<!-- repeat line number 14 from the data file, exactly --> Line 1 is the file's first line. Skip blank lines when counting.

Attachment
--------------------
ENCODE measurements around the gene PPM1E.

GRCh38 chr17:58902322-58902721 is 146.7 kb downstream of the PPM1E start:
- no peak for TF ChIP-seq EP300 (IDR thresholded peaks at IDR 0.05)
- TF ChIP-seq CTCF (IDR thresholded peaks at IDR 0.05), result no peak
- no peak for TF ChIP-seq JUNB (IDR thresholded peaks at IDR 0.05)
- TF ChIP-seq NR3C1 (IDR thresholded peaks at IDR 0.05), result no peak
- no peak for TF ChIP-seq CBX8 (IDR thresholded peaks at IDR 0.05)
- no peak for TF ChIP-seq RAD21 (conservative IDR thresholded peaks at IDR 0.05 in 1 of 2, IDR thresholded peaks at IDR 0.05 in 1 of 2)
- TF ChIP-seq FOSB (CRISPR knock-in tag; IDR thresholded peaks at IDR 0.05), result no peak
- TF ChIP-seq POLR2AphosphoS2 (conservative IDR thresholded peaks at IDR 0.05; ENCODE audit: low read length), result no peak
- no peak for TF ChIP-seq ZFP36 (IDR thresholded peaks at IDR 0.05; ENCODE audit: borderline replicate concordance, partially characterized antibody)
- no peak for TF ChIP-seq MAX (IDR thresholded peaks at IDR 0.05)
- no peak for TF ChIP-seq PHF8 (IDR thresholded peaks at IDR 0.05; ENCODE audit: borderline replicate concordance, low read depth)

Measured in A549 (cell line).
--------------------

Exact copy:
Measured in A549 (cell line).